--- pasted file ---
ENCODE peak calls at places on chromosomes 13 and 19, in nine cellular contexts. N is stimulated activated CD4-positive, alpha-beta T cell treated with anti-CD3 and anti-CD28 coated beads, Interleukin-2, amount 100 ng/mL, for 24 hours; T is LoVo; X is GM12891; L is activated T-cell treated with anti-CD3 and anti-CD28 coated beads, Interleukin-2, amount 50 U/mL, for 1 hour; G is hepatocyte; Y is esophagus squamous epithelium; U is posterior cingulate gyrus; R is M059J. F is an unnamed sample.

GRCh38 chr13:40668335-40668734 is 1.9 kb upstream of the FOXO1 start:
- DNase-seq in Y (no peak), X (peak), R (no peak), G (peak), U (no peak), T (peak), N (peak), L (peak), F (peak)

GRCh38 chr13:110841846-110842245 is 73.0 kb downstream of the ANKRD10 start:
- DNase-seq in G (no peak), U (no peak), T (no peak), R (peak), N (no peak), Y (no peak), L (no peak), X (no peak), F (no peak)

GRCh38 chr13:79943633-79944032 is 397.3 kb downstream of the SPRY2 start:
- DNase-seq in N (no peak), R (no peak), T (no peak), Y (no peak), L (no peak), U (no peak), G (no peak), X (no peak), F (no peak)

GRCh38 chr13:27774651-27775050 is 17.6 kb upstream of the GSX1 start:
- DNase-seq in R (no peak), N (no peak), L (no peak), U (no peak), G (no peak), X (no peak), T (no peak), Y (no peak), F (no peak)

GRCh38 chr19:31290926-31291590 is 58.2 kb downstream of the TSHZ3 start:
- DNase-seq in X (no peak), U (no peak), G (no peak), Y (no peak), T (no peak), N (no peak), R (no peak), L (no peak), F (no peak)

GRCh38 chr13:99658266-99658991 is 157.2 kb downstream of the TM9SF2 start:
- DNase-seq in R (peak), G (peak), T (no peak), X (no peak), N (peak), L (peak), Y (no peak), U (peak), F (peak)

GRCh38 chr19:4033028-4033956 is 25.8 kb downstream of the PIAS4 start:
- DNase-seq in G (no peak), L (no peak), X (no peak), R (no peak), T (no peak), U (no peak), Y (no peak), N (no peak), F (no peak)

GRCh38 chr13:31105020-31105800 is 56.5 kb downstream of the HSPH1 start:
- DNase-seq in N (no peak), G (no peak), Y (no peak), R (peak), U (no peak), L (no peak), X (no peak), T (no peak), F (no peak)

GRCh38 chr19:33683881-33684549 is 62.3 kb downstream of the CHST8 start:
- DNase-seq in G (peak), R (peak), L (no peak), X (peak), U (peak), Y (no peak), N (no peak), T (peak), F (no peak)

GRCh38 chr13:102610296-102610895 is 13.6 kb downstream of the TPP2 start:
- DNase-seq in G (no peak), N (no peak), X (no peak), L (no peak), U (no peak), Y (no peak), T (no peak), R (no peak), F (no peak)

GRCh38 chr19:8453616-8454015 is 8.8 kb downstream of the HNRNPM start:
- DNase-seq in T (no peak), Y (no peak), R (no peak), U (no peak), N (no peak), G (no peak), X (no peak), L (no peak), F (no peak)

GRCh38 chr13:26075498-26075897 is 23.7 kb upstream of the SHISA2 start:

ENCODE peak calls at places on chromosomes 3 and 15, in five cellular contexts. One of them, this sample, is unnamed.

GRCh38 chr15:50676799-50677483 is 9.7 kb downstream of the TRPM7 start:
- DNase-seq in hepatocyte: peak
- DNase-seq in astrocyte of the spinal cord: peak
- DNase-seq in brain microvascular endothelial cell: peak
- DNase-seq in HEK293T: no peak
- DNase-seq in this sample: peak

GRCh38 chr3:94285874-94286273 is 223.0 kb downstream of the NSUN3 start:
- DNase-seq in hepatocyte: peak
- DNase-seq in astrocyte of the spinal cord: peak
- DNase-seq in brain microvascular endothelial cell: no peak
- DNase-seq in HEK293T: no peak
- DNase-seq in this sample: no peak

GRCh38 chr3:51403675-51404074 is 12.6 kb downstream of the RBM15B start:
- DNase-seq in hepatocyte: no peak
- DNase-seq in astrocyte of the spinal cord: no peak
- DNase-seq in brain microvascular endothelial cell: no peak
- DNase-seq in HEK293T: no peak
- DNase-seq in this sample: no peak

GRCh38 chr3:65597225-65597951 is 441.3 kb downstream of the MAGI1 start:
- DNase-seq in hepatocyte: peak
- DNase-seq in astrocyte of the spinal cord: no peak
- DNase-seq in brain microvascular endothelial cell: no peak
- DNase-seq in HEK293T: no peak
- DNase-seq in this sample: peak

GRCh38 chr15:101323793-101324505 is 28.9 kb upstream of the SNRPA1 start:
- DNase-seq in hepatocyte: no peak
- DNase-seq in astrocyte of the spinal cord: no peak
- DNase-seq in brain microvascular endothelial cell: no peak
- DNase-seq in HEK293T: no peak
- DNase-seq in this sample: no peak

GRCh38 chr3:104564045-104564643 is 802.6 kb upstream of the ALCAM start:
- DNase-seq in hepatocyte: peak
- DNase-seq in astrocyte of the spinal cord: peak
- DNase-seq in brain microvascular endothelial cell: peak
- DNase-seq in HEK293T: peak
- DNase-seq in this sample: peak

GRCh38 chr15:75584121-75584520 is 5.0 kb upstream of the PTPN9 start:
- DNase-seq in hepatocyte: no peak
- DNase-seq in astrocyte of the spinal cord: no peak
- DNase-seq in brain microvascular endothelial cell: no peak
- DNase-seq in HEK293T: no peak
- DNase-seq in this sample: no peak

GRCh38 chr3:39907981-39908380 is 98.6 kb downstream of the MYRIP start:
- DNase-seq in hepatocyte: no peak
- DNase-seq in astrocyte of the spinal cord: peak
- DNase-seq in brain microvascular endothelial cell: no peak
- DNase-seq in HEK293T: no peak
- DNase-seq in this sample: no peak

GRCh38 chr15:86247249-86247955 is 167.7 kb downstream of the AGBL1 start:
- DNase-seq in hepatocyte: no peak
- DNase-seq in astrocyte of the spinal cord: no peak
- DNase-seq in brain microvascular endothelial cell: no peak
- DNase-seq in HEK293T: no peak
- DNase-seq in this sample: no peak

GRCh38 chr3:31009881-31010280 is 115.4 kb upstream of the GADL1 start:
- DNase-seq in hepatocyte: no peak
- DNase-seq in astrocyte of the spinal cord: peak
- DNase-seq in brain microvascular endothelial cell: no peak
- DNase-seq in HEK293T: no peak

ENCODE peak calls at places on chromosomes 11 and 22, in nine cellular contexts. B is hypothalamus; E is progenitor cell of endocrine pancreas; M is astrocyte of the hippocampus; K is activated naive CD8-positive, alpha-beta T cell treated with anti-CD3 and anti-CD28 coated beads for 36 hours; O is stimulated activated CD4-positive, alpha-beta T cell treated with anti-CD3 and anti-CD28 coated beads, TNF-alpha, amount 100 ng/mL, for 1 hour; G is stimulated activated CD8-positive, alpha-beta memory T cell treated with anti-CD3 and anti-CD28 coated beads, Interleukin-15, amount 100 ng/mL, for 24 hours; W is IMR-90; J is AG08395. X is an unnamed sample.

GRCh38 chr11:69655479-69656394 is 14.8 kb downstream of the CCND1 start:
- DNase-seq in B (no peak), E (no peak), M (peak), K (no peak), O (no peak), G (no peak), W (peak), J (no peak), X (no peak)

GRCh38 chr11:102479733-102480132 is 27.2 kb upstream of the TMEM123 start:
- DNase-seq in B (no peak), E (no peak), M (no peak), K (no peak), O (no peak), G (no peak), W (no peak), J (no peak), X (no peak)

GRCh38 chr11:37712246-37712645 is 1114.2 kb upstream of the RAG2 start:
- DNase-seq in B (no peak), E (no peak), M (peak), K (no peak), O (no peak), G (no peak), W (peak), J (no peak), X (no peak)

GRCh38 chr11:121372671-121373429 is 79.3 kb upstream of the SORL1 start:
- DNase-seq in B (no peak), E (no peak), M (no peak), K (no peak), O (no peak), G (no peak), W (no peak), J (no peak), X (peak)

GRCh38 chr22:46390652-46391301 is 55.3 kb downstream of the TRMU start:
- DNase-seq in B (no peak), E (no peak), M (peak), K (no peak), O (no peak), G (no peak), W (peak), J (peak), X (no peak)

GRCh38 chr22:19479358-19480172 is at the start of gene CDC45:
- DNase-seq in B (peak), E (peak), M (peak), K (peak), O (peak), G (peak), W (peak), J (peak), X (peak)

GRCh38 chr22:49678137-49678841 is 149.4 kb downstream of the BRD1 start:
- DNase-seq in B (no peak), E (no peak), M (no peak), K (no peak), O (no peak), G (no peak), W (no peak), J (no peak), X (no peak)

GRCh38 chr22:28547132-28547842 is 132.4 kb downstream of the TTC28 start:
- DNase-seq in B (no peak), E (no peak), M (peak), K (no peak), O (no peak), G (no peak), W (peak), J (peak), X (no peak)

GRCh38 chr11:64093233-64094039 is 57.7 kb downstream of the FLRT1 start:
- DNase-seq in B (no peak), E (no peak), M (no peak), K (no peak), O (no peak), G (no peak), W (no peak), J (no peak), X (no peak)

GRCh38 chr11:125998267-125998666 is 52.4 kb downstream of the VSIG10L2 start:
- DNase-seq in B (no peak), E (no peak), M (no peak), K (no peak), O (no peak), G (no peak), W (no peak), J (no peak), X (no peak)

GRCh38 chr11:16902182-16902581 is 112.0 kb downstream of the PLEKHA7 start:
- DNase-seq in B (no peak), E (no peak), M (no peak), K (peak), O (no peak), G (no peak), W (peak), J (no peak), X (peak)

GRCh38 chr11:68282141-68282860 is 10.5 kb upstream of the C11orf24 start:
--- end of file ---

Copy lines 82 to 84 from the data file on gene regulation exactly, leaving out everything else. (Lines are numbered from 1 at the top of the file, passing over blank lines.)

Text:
- DNase-seq in astrocyte of the spinal cord: peak
- DNase-seq in brain microvascular endothelial cell: no peak
- DNase-seq in HEK293T: no peak